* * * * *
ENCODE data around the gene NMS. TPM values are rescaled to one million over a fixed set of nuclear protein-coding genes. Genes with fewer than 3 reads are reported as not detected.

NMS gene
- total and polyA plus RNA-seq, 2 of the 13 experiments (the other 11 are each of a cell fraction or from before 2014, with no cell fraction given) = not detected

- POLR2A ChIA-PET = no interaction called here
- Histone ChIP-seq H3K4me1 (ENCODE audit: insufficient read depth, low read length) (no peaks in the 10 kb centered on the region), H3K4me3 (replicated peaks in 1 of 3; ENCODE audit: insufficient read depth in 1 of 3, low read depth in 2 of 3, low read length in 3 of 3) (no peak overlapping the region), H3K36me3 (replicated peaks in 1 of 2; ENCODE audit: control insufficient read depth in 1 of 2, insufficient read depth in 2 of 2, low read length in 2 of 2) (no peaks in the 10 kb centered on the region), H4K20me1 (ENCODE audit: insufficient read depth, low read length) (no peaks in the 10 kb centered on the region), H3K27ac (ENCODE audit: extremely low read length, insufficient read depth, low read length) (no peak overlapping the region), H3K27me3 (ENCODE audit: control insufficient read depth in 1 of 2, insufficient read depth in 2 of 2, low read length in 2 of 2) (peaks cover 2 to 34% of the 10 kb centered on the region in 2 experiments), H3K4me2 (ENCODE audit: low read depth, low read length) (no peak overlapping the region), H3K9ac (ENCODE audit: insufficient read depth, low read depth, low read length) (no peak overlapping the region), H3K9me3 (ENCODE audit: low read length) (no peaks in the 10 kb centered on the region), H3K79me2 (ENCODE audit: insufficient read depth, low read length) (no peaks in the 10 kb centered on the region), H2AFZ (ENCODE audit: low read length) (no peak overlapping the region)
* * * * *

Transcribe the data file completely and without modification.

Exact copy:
ENCODE data around the gene NMS. TPM values are rescaled to one million over a fixed set of nuclear protein-coding genes. Genes with fewer than 3 reads are reported as not detected.

NMS gene
- total and polyA plus RNA-seq, 2 of the 13 experiments (the other 11 are each of a cell fraction or from before 2014, with no cell fraction given) = not detected

- POLR2A ChIA-PET = no interaction called here
- Histone ChIP-seq H3K4me1 (ENCODE audit: insufficient read depth, low read length) (no peaks in the 10 kb centered on the region), H3K4me3 (replicated peaks in 1 of 3; ENCODE audit: insufficient read depth in 1 of 3, low read depth in 2 of 3, low read length in 3 of 3) (no peak overlapping the region), H3K36me3 (replicated peaks in 1 of 2; ENCODE audit: control insufficient read depth in 1 of 2, insufficient read depth in 2 of 2, low read length in 2 of 2) (no peaks in the 10 kb centered on the region), H4K20me1 (ENCODE audit: insufficient read depth, low read length) (no peaks in the 10 kb centered on the region), H3K27ac (ENCODE audit: extremely low read length, insufficient read depth, low read length) (no peak overlapping the region), H3K27me3 (ENCODE audit: control insufficient read depth in 1 of 2, insufficient read depth in 2 of 2, low read length in 2 of 2) (peaks cover 2 to 34% of the 10 kb centered on the region in 2 experiments), H3K4me2 (ENCODE audit: low read depth, low read length) (no peak overlapping the region), H3K9ac (ENCODE audit: insufficient read depth, low read depth, low read length) (no peak overlapping the region), H3K9me3 (ENCODE audit: low read length) (no peaks in the 10 kb centered on the region), H3K79me2 (ENCODE audit: insufficient read depth, low read length) (no peaks in the 10 kb centered on the region), H2AFZ (ENCODE audit: low read length) (no peak overlapping the region)